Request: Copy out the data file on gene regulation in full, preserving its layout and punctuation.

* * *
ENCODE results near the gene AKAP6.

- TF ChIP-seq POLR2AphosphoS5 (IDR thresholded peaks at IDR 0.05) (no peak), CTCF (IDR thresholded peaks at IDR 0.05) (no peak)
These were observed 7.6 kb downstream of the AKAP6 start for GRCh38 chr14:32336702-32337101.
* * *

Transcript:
ENCODE results near the gene AKAP6.

- TF ChIP-seq POLR2AphosphoS5 (IDR thresholded peaks at IDR 0.05) (no peak), CTCF (IDR thresholded peaks at IDR 0.05) (no peak)
These were observed 7.6 kb downstream of the AKAP6 start for GRCh38 chr14:32336702-32337101.